Steve Smith is been Australia’s most consistent player and the highest ranked test batsmen worldwide. Smith made his test debut on 13 July, 2010 against Pakistan. Since then, he has played 73 tests with an amazing average of 62.8 and an incredible 26 hundreds and 29 fifties to score 7227 runs.

Watch – Smith’s Ashes masterclass in Perth

He is arguably the or one of the best of all time test batsmen, since the great Sir Donald Bradman. Smith’s most remarkable test performances came when he returned after his 12 month ball tampering suspension in March 2018, as he smashed two centuries. It is probably Smith’s unique batting stance and technique that does it for him as he does not stay still. He is constantly fidgeting and twitching between each delivery.

Smith has a very unorthodox technique, but it works for him like how the traditional way worked for Ricky Ponting. When Smith debuted in tests he was a traditional batsman, but was not making much of an impact so he changed it up. As a result post 2013, he became one of the or the most consistently difficult batsman to dismiss.

Also, Read – The Best Test Batsmen Across Conditions

Is Smith The Greatest Current Batsman?

He became a star. Even though he is unorthodox he has been able to balance and hit shots well with a strong bottom hand grip and this has been key to assist him always with his shots. He does it with ease and can score centuries in all conditions making him a fine batsman.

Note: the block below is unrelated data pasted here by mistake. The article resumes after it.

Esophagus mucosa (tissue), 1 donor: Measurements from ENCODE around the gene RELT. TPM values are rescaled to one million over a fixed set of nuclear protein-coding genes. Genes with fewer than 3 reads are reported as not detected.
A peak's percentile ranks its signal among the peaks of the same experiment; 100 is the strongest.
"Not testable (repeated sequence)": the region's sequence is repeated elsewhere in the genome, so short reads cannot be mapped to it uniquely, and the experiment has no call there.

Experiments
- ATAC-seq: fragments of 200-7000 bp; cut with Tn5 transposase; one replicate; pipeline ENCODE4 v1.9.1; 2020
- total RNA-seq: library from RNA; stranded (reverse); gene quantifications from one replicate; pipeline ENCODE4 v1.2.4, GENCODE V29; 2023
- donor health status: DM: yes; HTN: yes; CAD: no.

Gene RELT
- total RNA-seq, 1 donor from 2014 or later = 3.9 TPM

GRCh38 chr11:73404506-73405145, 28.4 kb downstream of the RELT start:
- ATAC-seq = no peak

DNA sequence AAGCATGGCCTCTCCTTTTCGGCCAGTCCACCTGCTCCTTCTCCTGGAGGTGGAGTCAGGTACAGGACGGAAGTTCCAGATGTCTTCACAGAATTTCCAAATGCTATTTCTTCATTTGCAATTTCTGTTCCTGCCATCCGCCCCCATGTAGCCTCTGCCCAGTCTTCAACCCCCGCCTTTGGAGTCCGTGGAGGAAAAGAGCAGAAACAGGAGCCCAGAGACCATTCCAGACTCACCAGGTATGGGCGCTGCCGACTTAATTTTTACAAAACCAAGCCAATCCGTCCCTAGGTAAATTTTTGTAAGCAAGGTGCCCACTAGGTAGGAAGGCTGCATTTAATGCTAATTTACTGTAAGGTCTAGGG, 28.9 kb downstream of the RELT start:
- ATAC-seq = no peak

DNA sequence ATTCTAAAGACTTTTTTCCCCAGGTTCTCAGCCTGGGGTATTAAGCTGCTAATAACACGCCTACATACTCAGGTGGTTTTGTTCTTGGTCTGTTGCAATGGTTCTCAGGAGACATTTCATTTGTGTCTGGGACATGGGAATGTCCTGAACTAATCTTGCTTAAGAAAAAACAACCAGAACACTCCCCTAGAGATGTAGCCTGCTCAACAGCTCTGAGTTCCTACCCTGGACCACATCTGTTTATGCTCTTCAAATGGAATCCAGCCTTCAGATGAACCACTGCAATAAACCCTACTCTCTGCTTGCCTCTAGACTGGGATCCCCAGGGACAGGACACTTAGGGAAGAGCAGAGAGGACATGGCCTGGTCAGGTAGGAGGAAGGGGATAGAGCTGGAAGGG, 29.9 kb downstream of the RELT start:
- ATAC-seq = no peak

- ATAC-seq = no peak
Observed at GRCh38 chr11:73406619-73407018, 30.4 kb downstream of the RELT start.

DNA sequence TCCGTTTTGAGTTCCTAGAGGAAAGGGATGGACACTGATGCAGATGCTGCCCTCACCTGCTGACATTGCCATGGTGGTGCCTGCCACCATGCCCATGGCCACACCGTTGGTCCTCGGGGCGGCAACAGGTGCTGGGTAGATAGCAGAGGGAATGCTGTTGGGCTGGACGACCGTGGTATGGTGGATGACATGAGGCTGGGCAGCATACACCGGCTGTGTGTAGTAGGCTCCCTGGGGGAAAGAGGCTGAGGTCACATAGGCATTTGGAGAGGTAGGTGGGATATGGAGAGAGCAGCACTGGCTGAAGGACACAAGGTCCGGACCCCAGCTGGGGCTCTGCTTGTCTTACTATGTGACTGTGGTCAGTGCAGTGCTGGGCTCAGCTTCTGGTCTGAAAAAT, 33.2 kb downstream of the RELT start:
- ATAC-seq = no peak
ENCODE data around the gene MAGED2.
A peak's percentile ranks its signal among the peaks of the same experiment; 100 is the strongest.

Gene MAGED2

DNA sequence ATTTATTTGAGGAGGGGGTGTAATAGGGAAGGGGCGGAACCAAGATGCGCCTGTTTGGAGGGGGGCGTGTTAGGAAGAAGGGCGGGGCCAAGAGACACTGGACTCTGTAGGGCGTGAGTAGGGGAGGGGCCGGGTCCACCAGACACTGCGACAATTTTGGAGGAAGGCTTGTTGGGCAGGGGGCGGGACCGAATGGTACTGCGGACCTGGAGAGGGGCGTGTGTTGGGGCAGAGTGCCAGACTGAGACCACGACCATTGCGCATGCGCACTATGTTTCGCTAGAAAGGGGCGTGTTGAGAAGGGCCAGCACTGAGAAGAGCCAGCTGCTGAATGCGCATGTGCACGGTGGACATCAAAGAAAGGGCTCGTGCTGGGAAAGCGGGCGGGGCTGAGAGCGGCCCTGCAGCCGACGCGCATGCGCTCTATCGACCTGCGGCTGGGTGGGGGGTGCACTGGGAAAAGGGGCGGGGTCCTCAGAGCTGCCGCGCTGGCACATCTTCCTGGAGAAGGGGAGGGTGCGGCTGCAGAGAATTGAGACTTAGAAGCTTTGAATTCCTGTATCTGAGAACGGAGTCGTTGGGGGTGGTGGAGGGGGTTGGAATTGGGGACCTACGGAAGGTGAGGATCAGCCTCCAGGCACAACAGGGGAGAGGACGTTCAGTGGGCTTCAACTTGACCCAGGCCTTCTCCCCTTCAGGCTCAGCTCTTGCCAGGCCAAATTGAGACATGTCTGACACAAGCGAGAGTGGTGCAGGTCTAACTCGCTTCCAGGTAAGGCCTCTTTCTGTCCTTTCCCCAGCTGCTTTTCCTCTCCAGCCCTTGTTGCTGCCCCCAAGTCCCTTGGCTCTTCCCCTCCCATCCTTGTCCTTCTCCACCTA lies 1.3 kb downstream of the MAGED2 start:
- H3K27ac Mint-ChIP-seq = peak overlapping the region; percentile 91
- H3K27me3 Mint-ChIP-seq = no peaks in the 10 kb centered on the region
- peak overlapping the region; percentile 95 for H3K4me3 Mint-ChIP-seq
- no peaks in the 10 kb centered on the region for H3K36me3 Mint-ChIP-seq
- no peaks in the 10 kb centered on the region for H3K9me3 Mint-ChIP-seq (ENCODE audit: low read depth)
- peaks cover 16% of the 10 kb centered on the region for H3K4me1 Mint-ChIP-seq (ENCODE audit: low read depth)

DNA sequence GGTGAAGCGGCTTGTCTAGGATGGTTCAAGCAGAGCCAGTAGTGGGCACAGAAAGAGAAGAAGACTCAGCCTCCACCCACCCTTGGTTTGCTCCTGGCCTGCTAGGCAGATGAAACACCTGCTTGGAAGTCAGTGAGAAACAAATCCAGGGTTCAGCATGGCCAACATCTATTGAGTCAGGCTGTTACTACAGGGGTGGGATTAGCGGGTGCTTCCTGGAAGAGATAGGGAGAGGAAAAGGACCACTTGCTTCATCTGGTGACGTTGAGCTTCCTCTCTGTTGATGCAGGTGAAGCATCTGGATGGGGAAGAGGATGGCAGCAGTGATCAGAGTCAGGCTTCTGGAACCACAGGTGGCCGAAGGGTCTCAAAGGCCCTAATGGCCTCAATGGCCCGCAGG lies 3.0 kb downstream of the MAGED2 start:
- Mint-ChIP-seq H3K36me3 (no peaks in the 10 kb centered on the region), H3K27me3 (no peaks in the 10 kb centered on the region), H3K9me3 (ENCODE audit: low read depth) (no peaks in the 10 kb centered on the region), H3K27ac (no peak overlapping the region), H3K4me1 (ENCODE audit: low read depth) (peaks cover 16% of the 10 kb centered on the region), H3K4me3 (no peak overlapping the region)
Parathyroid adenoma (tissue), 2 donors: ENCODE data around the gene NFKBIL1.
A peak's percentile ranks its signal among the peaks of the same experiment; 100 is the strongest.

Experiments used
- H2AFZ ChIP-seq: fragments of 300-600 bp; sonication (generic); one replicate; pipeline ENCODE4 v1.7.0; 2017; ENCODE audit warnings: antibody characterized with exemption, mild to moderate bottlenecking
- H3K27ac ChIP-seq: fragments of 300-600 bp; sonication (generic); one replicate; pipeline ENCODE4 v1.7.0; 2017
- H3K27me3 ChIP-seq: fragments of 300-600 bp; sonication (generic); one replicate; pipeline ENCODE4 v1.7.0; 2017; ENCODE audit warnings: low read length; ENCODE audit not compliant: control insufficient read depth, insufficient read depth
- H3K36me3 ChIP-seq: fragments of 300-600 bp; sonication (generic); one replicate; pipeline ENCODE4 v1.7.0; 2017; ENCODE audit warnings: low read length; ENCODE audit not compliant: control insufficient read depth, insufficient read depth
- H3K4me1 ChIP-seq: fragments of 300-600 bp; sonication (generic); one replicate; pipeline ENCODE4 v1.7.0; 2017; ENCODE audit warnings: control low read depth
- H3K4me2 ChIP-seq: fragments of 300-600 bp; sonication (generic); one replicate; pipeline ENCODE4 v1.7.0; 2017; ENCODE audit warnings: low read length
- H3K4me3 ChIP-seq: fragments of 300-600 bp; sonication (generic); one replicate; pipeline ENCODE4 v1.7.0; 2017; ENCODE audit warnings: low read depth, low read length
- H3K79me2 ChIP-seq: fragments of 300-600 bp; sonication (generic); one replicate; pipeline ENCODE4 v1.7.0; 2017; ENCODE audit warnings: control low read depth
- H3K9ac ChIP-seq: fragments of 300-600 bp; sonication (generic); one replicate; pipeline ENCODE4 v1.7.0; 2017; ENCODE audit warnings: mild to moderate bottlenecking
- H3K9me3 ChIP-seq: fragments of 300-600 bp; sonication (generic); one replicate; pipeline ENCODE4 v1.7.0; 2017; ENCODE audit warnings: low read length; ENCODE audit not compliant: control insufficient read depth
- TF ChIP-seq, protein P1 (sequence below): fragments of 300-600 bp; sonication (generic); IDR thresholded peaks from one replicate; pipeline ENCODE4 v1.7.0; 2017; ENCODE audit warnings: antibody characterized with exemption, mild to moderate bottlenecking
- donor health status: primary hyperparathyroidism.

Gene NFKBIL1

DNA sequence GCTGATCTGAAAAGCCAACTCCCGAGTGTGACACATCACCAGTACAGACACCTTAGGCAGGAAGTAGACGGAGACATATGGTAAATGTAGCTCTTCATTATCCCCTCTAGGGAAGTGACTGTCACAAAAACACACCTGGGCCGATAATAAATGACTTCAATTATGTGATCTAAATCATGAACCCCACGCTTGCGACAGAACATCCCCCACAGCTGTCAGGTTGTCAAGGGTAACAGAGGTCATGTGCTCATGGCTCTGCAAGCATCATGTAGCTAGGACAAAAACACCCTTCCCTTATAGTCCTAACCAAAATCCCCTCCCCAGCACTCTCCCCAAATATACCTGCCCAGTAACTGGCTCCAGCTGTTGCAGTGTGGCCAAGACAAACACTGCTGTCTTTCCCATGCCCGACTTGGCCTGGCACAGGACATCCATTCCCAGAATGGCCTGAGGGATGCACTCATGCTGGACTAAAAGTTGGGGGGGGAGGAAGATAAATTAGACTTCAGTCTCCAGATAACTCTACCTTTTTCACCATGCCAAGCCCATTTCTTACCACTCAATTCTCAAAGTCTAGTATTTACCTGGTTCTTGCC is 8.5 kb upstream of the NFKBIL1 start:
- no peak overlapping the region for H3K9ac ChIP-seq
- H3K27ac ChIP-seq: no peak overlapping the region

Australian cricket captain Don Bradman (1908 – 2001, far left) leads his team out to field during a three-day match against Worcester County Cricket Club at New Road, Worcester, 28th April 1948. (Photo by Reg Speller/Fox Photos/Hulton Archive/Getty Images)

Sir Donald Bradman has widely been recognised as the greatest batsman of all time. His test batting average is an amazing 99.94. Bradman was a right-hand batsman who played 52 tests and he scored 6,996 runs.

The first pick undoubtedly in Australia’s greatest all-time test match XI.

In his 52 tests, he made 29 hundreds and 13 fifties. Surprisingly, he only hit six sixes (five vs England and one vs India). Bradman grew up hitting a golf ball off a water tank. His highest score in test cricket was 334 runs. The man Don Bradman described himself as “predominantly a back foot player.” 

Steve Waugh was a great right-handed batsman and a former Australian cricket captain. Waugh’s test average was 51.06 from his 10, 927 runs. In his test career, Waugh made a name for himself as one of Australia’s best test captains. His highest test score was 200. Waugh was one of the most respected players in cricket and highly regarded captain in world cricket. 

The Wicket Keeper

Adam Gilchrist (WK)

Adam Gilchrist was the best wicket keeper that Australia ever had in test match cricket all-time.